Amazon sues online influencers engaged in a counterfeit scheme

Amazon on Thursday announced a lawsuit against more than a dozen bad actors, including online influencers and other businesses, who attempted to evade Amazon’s anti-counterfeiting measures by promoting luxury counterfeit products on social media sites, like TikTok and Instagram, as well as on personal websites, then using Amazon seller accounts to fulfill those orders.

The suit alleges that defendants Kelly Fitzpatrick and Sabrina Kelly-Krejci conspired with sellers to run a scheme that involved posting side-by-side photos of a generic, non-branded product which could be found on Amazon, and a luxury counterfeit product. The text on the posting would read “Order this/Get this.”

The “Order this” pointed to a generic product being falsely advertised on Amazon. “Get this,” meanwhile, was referencing the luxury counterfeit products the consumer would receive instead.

Image Credits: Amazon court filing

By only posting generic product photos on directly, the defendants and the sellers they worked with were aiming to bypass Amazon’s anti-counterfeiting measures while making claims about the counterfeit goods elsewhere across social media and the web. They also promoted the high quality of their luxury counterfeit goods using videos on Instagram, TikTok and personal websites, and sent users to Amazon and other e-commerce websites, like DHgate, to transact.

Of note in this case is the fact that Fitzpatrick had been a member of Amazon’s Influencer Program while the counterfeiting scheme was underway. From November 23, 2019 through March 6, 2020, she participated in the program under the username Kellyfitz02-20. When Amazon detected her activities, she was banned from the program and it closed her Associates account.

She then attempted to open new Associate accounts and continued to advertise the counterfeit items on social media, where she directed her followers to her own website for purchases, as well as to other e-commerce sites.

Instagram had shut down Fitzpatrick’s prior accounts, but she would create new ones when that occurred.

Though Fitzpatrick made her current Instagram account private, her website is still online where it shows her promoting the so-called “hidden links” on Amazon where consumers could buy the counterfeits.

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Similarly, Kelly-Krejci used her website to direct users to “hidden links” on Amazon where they could buy counterfeit products, saying in one video, she “know[s] some people feel weird ordering from hidden links but in this case you will get something fabulous.”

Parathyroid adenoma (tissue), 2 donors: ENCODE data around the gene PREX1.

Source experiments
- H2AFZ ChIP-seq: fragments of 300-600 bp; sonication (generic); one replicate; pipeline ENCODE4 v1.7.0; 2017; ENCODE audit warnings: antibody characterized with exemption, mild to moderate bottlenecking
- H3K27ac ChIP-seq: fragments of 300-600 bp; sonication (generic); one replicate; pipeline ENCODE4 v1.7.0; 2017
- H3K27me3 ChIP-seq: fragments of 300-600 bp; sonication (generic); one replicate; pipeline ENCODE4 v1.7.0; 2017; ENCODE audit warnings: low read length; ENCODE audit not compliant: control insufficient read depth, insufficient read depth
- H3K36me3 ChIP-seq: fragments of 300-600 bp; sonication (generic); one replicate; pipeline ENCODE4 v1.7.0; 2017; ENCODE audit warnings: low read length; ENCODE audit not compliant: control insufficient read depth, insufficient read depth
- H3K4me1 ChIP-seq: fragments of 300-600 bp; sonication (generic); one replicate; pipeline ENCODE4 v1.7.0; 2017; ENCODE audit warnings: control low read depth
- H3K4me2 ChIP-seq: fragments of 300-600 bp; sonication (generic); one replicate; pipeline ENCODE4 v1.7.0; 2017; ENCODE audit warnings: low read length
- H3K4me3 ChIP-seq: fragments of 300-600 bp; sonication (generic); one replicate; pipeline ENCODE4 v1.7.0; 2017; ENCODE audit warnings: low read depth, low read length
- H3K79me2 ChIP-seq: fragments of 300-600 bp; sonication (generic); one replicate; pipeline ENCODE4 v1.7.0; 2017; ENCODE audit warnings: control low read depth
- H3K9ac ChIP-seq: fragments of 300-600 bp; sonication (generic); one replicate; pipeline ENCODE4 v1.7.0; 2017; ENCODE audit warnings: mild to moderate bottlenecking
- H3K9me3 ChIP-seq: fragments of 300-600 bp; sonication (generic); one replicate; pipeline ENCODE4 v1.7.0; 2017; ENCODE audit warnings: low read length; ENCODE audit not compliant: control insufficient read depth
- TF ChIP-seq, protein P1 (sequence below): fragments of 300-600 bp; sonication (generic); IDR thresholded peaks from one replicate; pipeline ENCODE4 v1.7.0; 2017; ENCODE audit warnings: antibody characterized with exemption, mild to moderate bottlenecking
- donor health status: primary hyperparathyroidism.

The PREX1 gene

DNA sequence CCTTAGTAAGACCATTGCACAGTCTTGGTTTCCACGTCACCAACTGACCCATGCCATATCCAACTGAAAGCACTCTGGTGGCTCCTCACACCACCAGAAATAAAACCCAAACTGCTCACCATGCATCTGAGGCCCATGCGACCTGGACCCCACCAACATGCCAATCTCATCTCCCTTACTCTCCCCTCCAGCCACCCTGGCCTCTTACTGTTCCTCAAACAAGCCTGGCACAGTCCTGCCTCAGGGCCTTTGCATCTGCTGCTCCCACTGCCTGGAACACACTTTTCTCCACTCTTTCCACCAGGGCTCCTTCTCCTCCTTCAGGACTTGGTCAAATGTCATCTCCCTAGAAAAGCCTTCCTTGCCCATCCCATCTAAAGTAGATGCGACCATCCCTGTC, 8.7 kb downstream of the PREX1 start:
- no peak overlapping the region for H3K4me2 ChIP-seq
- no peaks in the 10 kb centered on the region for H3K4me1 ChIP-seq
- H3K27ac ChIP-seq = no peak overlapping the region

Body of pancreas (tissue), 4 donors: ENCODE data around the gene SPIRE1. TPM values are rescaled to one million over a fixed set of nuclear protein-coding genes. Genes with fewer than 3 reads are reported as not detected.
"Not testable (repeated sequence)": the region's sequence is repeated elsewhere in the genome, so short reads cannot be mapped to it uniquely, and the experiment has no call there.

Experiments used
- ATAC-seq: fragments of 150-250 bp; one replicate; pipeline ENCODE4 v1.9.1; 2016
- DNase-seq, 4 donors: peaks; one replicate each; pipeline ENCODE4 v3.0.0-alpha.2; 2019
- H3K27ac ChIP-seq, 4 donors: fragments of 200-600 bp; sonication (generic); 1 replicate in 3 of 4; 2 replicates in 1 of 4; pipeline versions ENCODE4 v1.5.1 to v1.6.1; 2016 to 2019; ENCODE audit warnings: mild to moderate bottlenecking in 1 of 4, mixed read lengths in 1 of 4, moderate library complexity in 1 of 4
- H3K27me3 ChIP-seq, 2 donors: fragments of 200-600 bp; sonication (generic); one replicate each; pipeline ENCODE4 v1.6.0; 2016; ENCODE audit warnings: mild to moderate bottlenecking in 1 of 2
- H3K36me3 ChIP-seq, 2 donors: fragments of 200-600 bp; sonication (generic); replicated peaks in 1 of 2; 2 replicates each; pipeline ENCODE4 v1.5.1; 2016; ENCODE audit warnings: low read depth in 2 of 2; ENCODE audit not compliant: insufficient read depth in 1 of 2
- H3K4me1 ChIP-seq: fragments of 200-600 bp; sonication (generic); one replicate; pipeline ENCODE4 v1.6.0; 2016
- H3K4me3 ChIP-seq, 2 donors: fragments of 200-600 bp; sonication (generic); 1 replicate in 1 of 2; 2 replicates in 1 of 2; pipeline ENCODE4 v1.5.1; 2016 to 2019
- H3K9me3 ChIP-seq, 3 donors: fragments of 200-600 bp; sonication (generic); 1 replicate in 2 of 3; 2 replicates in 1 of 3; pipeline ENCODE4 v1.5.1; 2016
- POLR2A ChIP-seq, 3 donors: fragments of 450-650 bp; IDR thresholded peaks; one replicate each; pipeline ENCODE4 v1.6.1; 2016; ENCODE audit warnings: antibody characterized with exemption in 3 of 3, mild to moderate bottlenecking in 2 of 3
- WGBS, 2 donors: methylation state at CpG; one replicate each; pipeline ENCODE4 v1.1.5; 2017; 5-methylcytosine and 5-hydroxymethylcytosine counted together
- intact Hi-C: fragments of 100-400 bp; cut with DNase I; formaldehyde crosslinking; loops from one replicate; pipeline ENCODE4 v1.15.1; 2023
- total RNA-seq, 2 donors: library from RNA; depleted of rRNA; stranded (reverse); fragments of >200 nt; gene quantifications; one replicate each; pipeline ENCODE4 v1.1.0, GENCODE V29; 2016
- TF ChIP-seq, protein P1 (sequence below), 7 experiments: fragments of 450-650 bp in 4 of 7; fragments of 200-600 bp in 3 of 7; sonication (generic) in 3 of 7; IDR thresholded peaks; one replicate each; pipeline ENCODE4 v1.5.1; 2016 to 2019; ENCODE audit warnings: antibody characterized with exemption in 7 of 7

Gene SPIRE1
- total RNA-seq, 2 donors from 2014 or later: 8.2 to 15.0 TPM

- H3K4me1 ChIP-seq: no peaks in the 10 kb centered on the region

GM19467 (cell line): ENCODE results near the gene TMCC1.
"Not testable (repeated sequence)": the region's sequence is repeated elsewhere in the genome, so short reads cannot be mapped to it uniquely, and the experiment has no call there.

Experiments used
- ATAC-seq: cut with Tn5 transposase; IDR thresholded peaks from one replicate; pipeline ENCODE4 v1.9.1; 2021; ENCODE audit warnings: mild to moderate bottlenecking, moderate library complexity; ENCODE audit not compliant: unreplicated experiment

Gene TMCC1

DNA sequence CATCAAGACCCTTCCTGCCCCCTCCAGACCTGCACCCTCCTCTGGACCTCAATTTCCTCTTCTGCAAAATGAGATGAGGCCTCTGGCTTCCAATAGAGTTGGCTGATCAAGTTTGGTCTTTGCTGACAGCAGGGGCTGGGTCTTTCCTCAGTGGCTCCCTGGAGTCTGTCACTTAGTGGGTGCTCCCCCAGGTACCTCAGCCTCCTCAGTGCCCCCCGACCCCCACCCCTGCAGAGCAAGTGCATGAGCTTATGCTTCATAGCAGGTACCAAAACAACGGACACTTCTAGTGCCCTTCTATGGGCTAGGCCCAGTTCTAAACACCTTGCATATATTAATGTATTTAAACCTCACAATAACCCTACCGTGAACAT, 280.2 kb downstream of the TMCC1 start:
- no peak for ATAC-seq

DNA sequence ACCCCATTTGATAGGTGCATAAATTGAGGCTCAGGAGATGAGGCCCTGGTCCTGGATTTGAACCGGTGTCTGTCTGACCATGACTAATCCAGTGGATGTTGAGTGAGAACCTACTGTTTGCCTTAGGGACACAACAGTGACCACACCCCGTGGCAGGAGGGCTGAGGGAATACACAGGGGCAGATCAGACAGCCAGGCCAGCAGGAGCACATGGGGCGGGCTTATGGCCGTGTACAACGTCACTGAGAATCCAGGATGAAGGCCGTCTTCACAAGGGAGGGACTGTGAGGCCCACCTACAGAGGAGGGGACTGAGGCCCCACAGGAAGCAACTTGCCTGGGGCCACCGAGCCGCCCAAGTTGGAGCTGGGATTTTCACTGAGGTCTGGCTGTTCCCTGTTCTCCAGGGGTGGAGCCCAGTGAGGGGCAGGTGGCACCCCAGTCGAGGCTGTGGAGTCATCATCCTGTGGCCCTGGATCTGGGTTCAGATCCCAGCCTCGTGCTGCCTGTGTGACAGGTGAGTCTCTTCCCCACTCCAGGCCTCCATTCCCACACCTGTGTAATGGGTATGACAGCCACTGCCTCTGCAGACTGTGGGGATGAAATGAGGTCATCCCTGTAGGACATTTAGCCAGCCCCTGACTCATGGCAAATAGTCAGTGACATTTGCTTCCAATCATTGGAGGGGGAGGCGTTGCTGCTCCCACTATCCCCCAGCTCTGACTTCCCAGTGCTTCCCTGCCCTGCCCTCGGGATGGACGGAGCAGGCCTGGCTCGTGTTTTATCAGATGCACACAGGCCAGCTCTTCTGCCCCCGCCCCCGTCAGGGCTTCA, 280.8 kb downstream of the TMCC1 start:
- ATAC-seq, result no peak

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The lawsuit alleges the defendants ran their schemes from around November 2019 through the filing of the complaint.

Investigators working on Amazon’s behalf were able to confirm the scheme by placing orders through the links and receiving the advertised counterfeit goods. The court filing shows several examples of these items, which included wallets, purses, belts and sunglasses, which were designer dupes of brands like Gucci and Dior.

Among the other defendants in the case are businesses and sellers in China that helped source the dupes. In some cases, the sellers took steps to hide their identities and whereabouts from Amazon by using fake names and contact information and unregistered businesses, Amazon says.

Amazon has been working over the past several years to take a harder stance on counterfeiting, having acknowledged the practice harms consumer trust in its online store. In 2017, it launched the Amazon Brand Registry, which gives a rights owner tools to proactively locate and report infringing items. The following year, it launch a product serialization service, Transparency, that helps to eliminate counterfeits for enrolled products.

And last year, Amazon launched Project Zero, a self-service counterfeit removal tool for brands to remove counterfeit product listings on Amazon in minutes. More than 10,000 brands are now enrolled.

The retailer has increasingly engaged in lawsuits against counterfeiters as well, to dissuade others from participating in counterfeiting schemes.

The current lawsuit asks the court to ensure the defendants are barred from ever advertising, promoting and selling on Amazon, opening Amazon Vendor, Selling and Associate accounts, aiding or abetting counterfeiters, and pay damages, attorneys’ fees and other relief.